Film4 FrightFest 2013: 13 horror films you must see - SciFiNow

Film4 FrightFest 2013: 13 horror films you must see

13 films you can’t afford to miss at the 2013 FrightFest horror festival in London

Make sure to make time for Adam Wingard’s You’re Next

The 2013 Film4 FrightFest¬†gets underway on Thursday 22 August 2013, kicking off five days of horror from around the world. With 51 films to choose from, we’ve whittled down a list of 13 that you can’t afford to miss (although you should of course see many more than this).

1. You’re Next
Director: Adam Wingard
We’ve already gone on about how much we love Adam Wingard’s darkly comic home invasion horror at great length (you can read our five-star review here) but the best place to see it is with an audience. Make sure you catch it with the kind of crowd it was made for.

The-Desert2. The Desert
Director: Christoph Behl
This Argentian drama finds three people attempting to live through an unseen zombie apocalypse. As time progresses, we see rifts in their relationships form in this excellent, low-key character study. A rewarding must-see for anyone looking for some substance with their blood and guts.

Banshee3. The Banshee Chapter
Director: Blair Erickson
Government conspiracies come to life in this highly entertaining tale of a reporter investigating the disappearance of her old friend. With a great turn from Ted Levine as a Hunter S Thompson-esque author, this is guaranteed to make you jump.

Dark Touch4. Dark Touch
Director: Marina De Van
From the director of the superb French body horror In My Skin, this disturbing supernatural tale is one of the best films you’ll see at FrightFest this year. We won’t say too much but it’s got an outstanding central performance from young actress Marie Missy Keating and it’s very powerful indeed.

painless_05. Painless
Director: Juan Carlos Medina
This chilling, haunting tale cuts between a man hunting for a bone marrow transplant and the story of a hospital built during World War II for children unable to feel pain. With excellent performances and gut-wrenching twists, this is a harrowing examination of a dark time in a nation’s history.

Alice-holding-chucky6. Curse Of Chucky
Director: Don Mancini
Chucky’s back in this latest sequel to the Brad Dourif-voiced killer doll franchise. The broad comedy of the last two instalments (Bride and Seed) has been abandoned for a return to the straight horror of the earlier Child’s Play films. Early word is good, and it will be great to see the little guy back on screen.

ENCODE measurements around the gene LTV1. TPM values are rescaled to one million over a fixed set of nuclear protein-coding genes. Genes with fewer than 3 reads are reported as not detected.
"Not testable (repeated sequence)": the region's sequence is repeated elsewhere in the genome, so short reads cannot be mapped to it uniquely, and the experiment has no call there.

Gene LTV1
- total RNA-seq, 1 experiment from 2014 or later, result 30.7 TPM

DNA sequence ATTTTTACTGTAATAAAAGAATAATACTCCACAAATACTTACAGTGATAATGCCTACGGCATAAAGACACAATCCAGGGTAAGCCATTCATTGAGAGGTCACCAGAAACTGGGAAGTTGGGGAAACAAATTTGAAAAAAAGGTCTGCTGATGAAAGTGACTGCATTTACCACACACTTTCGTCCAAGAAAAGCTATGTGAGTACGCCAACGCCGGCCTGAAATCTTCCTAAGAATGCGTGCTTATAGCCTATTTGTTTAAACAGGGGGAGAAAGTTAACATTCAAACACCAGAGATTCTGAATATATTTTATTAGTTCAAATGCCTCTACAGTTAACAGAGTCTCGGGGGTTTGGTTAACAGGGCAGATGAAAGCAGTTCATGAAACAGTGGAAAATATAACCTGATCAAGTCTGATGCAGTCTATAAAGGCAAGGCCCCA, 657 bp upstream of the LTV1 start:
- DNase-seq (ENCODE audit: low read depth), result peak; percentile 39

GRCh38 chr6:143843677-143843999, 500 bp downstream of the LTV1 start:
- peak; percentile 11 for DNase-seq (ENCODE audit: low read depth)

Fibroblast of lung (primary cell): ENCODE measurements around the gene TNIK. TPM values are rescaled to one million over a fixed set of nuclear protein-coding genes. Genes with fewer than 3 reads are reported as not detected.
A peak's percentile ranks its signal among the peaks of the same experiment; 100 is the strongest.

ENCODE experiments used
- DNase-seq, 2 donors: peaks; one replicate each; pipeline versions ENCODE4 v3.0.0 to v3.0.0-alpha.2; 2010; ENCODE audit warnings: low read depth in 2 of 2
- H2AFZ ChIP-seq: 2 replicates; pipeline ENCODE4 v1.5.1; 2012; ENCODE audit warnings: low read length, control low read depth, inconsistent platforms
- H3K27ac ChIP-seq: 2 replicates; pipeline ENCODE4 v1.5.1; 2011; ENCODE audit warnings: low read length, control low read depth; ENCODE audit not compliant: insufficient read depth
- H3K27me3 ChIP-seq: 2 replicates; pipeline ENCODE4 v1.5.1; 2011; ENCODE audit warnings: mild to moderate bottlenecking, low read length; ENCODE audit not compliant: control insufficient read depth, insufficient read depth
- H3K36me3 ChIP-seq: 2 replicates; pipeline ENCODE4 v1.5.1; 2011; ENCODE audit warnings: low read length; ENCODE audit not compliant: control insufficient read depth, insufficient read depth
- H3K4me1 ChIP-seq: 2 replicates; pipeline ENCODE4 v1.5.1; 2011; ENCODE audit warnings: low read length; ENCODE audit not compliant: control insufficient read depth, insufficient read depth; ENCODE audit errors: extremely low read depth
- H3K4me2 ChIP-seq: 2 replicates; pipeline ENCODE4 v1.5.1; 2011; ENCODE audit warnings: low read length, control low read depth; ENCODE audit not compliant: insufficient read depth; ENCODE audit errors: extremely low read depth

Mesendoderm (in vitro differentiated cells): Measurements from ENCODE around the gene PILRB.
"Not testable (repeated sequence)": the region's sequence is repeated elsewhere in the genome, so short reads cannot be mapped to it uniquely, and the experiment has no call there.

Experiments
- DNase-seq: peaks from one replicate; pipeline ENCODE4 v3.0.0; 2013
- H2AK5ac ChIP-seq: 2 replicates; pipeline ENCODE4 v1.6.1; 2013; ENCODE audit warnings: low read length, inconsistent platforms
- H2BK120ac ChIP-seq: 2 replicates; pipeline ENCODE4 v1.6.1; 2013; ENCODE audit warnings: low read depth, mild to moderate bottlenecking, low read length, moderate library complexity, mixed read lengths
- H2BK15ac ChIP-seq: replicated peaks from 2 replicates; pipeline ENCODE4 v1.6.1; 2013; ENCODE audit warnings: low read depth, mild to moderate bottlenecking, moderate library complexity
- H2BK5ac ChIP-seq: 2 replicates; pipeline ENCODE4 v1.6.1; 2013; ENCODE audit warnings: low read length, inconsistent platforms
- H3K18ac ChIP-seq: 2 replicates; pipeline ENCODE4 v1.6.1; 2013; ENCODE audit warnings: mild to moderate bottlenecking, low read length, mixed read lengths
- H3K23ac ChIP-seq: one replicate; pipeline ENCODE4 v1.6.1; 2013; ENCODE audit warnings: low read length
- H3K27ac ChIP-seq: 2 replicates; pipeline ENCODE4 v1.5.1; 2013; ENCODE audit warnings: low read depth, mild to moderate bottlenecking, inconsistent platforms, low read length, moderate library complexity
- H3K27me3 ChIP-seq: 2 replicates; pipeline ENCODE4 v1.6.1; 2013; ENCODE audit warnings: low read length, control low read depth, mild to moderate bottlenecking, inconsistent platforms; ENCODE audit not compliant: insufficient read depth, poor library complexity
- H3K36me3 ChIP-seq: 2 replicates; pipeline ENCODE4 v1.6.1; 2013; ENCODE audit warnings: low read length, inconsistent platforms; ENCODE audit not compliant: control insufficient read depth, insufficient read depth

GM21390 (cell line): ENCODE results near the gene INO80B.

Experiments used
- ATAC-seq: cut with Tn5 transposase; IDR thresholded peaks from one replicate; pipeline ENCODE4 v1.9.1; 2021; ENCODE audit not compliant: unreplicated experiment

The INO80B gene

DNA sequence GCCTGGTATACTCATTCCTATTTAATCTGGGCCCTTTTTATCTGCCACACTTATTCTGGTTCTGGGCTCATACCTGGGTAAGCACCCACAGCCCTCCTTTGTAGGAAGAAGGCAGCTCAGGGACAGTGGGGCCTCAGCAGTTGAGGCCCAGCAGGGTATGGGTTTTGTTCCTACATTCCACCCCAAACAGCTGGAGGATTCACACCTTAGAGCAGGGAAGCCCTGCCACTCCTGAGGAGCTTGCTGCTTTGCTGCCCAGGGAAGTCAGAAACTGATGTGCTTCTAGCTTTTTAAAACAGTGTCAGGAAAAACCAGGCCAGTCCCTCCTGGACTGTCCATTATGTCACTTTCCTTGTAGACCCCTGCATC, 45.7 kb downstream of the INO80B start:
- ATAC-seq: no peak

Big_bad_wolves_27. Big Bad Wolves
Directors: Aharon Keshales & Navot Papushado
From the makers of festival favourite Rabies comes another chilling, darkly funny serial killer tale. Three men involved in an investigation into a series of murders – the father of a missing girl, the chief suspect and the rogue detective – collide in what promises to be a fantastic revenge movie.

WAWWA8. We Are What We Are
Director: Jim Mickle
This remake of the 2010 Chilean cannibal family drama has picked up excellent word of mouth from Sundance and Cannes and we’re very excited to see what the director of Stake Land has done with this darkly comic tale. It promises to be that rare thing: The worthwhile remake.

willowcreek9. Willow Creek
Director: Bobcat Goldthwait
The director of provocative black comedies God Bless America and World’s Greatest Dad turns his hand to found footage horror with this story of a couple searching for Bigfoot. If you’re suffering from found-footage fatigue, trust Goldthwait to give you interesting characters and a dark sense of humour.

Grief-Tourist10. Dark Tourist
Director: Suri Krishnamma
This gruelling character study (formerly known as The Grief Tourist) boasts a magnetic performance from Southland‘s Michael Cudlitz as a serial killer-obsessed security guard who travels to California to retrace the steps of a murderer. With Melanie Griffith and Pruitt Taylor Vince in support, this is compelling stuff.

100BA11. 100 Bloody Acres
Directors: Cameron & Colin Cairnes
If you’re in need of some light relief, we definitely recommend checking out Aussie horror comedy 100 Bloody Acres. It’s not a spoof or an homage, it’s just the very funny tale of two brothers who have stumbled upon a new ingredient for their fertiliser. Which is unfortunate for three youngsters heading to a music festival.

The-Dead-2-India12. The Dead 2: India
Directors: Howard & Jon Ford
The Ford Brothers made waves with their African-set, low-budget zombie epic The Dead back in 2010 and they’ve returned with their India-set sequel as our hero is forced to cross the undead-ridden country. Expect them to deliver more than you would think possible on a low budget.

Wither13. Wither
Directors: Sonny Laguna & Tommy Wiklund
No trip to FrightFest should pass without witnessing some low-budget splatter, and this low-budget Swedish riff on The Evil Dead is a straightforward, straight-faced, well-made bloodbath. If you’re feeling the need for some entertaining, inventive cabin-bound mayhem, be sure to catch Wither.

Bonus: Documentaries and Classics
You’re going to want to catch Josh Johnson’s nostalgic, very funny VHS documentary Rewind This! while Kate Shenton’s skin-suspension doc On Tender Hooks is a stomach turning but remarkably cheery look at a fascinating subculture.
The powerful Australian oddity Wake in Fright has been giving a loving restoration and is definitely worth catching, as Corruption (starring Peter Cushing as a mad surgeon), Roger Corman’s The Fall of the House of Usher and, of course, Nosferatu.

Even with 13 films there wasn’t enough room to mention all the films that are worth catching (V/H/S/2, Haunter, Sadik 2, The Last Days, Cheap Thrills, and many more), but we’ll be reporting from the festival as it happens from Thursday onwards. For more information on the films mentioned and to grab your tickets while they’re still available, visit the FrightFest website.